Service Release 2.1 update patches are now officially available for Poser Pro 2014 and Poser 10.
* Support for the new DAZ 4 stuff: Genesis characters with autofit; Content Management System integration; and DSON importers.
* Better animation tools.
* Better identification of lights in the viewport.
* Memorize and restore shapes and poses.
* Mesh SubDivision and smoothing tools.
And don’t forget that Carrara now also has a third-party plugin for LuxRender.
It’s great to see that Dreamlight has released his new outdoors lighting and compositing system Light Dome Pro -R for DAZ Studio 4. This updates his old Light Dome Pro 2 and appears to combine it with parts of his old Mood Master 2 (both of which only worked in DAZ Studio 3.x until now). There’s also a welcome speed boost.
The new Light Dome Pro -R looks like a “must-have” for those who use DAZ Studio to create large outdoor scenes and then tweak them with Photoshop. I know from past experience that Light Dome is fairly simple to use once you learn a few easy steps, and that it gives great results. Light Dome Pro -R comes with a handy Photoshop Action which automatically loads all your seven render passes into Photoshop layers, where they can be automatically blended and adjusted with filters in real-time — thus cutting DAZ’s render-time dramatically. Since it’s only an Action, I’m guessing it’ll work with any version of Photoshop above about CS3?
Here’s the new video showing how it’s done (the intro sequence ends at 1:00 minute in, when the step-by-step tutorial begins)…
There’s also a longer 23-minute version of the video.
Of course, there’s nothing to stop you adding a render from the same camera with more dramatic lighting applied, to throw another flavour into the Photoshop mix of layers.
Also worth mentioning is the “glow effects” in the features list for Light Dome Pro -R. Be aware that this is just a whole-scene videogame-like high-contrast ‘bloom’ (yuk), rather than the ability to add per-object glow spillover of light into the air.
Included in Light Dome Pro -R is the old Mood Master 2’s simple Depth Fog / Haze, for easily adding a nice Vue-like z-depth fog to your landscape or cityscape. The fog effect alone is a good reason for getting Light Dome Pro -R, even if you’re not impressed by the other features. But we do appear to have lost Mood Master 2’s weather effects layers, such as rain etc. Possibly a new weather-tastic Mood Master 3 for DS 4.x will be coming along next from Dreamlight, along with time-of-day and night presets? Just my guess.
This works with 3D Delight as a renderer. There was also a later iRay version, but it was nowhere near as automatic or seamless.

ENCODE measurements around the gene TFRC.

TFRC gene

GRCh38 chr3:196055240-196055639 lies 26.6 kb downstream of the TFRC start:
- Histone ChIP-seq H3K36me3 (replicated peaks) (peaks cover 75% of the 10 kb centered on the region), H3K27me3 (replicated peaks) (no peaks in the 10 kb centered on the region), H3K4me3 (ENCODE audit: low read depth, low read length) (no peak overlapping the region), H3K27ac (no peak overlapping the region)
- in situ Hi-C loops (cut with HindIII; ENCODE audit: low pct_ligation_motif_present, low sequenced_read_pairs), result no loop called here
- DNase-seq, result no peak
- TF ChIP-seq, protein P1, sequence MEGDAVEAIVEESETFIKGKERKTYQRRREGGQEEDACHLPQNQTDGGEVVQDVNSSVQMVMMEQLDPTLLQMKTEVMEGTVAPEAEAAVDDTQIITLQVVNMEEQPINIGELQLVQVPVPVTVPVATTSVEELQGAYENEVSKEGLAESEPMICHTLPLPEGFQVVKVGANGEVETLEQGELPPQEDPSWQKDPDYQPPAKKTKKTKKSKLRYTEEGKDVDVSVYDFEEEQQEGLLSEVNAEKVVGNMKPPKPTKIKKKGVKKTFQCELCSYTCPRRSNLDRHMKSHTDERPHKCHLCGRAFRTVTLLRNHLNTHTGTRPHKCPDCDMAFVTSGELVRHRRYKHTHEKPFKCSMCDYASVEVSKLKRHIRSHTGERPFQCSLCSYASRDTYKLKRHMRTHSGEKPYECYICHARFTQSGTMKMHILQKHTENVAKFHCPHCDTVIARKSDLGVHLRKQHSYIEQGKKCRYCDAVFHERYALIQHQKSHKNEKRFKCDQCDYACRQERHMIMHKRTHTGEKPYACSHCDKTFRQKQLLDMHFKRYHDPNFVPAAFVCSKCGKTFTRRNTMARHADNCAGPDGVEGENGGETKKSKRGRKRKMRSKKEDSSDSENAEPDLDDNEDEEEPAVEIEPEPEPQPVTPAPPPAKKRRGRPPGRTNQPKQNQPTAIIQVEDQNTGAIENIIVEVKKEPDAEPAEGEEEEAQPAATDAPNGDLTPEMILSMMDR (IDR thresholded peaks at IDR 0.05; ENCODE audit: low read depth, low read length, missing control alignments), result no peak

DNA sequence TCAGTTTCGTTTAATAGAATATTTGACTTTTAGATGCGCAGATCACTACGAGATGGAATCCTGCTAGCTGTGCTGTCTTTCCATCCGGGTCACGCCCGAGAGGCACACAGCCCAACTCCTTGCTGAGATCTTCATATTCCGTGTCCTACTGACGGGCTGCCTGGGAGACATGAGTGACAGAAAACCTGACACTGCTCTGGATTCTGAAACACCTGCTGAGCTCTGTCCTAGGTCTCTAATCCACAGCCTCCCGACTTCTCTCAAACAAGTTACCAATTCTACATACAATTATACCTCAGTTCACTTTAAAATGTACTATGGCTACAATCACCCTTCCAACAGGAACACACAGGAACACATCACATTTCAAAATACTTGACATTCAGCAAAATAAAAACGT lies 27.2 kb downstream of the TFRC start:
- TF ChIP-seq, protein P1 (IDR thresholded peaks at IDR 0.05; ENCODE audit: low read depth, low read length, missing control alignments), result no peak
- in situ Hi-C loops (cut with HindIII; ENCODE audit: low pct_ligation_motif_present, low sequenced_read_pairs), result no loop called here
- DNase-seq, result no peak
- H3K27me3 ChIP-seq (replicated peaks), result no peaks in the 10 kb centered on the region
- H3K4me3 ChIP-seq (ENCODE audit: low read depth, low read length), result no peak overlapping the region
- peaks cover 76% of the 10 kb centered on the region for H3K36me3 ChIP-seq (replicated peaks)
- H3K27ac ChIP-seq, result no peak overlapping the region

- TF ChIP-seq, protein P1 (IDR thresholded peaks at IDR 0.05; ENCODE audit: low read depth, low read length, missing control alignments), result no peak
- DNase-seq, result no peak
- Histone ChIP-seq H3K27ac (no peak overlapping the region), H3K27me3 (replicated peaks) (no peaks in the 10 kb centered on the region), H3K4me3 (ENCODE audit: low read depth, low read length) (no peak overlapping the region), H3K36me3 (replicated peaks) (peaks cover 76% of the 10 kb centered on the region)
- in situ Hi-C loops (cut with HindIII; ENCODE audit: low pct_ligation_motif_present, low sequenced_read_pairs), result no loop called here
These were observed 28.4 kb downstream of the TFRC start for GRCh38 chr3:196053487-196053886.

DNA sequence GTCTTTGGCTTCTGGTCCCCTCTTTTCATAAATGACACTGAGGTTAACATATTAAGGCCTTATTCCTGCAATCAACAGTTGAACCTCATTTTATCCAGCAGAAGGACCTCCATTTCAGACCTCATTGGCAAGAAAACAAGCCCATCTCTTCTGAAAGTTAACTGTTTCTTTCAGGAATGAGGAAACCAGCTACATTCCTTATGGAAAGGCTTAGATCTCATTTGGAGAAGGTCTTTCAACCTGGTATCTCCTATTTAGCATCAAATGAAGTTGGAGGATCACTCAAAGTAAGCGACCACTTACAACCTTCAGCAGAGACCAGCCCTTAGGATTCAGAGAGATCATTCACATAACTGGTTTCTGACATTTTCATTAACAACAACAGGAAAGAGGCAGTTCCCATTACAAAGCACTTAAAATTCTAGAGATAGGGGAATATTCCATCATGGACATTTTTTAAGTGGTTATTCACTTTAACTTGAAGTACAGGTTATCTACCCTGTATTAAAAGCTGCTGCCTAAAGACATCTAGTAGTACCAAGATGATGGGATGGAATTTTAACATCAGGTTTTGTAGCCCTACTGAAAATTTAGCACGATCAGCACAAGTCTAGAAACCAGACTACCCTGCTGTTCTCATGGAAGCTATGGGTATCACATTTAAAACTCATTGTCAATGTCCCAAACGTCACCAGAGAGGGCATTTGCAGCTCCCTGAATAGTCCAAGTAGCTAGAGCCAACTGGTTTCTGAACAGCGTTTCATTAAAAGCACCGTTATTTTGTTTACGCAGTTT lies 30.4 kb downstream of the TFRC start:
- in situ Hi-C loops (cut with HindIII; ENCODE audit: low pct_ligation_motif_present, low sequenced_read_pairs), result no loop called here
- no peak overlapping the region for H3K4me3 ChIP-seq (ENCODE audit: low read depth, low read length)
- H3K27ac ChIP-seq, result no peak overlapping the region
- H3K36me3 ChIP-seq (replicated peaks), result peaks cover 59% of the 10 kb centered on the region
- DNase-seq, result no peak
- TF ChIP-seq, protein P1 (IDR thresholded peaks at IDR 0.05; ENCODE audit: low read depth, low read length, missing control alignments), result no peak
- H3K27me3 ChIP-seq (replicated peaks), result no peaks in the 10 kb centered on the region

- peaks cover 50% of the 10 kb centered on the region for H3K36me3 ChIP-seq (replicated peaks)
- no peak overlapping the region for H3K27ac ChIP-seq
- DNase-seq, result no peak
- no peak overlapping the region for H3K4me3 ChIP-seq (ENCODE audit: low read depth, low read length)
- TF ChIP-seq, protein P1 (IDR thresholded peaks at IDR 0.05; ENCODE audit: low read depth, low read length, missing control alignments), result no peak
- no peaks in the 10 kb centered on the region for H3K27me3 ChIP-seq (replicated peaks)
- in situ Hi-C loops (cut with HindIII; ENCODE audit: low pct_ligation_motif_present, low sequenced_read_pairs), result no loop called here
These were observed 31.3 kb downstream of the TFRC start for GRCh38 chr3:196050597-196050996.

Note that “- R” version 1.0.5 changes where you find it in your runtime. Instead of having to burrow around to find it down in My Library, it’s now up on Dreamlight | LDP-R, and is thus more easily found…
The basic workflow for “- R” is now…
1. Dreamlight | LDP-R | right-click on Load icon, “Open as New”.
2. Select the Skydome in the Scene tab. Then in the Content Library, drop down a level to find Background images, and apply a suitable sky to the Skydome.
3. Save the basic scene file. Load in your objects and arrange the scene artistically using the special LDP-R camera to view and frame it.
4. Ensure the scene’s render settings are as in PDF. This version of Light Dome Pro only works with 3Delight, not iRay.
5. Approximately set sun position by looking through Sun camera.
6. In the Scene tab, look through the Parameters LDP-R, set fog-depth – default is likely to be too far away. Try 2000 instead of 20000.
7. In Parameters, ensure set Ray-tracing is set. This is independent of the main Render setting.
8. Render, pick folder to save the output. ( C:\Users\YOUR_USER_NAME\Documents\DAZ 3D\Studio\Render Library\.. ) Close render windows when FOG finishes rendering, as it’ll be the last of the set. Save scene file and close DAZ. Load Photoshop, load renders into a single file by using the LDP-R Action.
Now, I’m always reluctant to feature new whizz-bang shaders that promise much with their promo images. They almost always have inadequate documentation, in which the maker notes the basic technical features and then warbles “just experiment!”, rather than carefully presenting a step-by-step example of use from starting up Poser to finishing the completed picture. If a vendor is using the finished pictures to sell shaders to the masses, then at least show step-by-step exactly how one or two of the pictures were made. Given how much of a pain shaders are to use, it’s the least one can offer buyers.
And then I always think: if you could really do convincing natural media fairly easily and reliably in Poser, wouldn’t Poser have added it years ago as a major new easy-use feature?
But anyway, Nightsong’s watercolour shaders bundle — or her even larger PASS Bundle from Nightsong — look as good a starting-point as any, for a serious Poser user seeking that ever-elusive convincing natural-media solution. Nightsong’s individual shader sets are currently just $2.50 on RuntimeDNA, so there’s not much lost if you can’t get them working as advertised.
If you can get it working as advertised, you may also be interested in my guide to finishing and glazing a 3d picture with a transparent natural media overlay.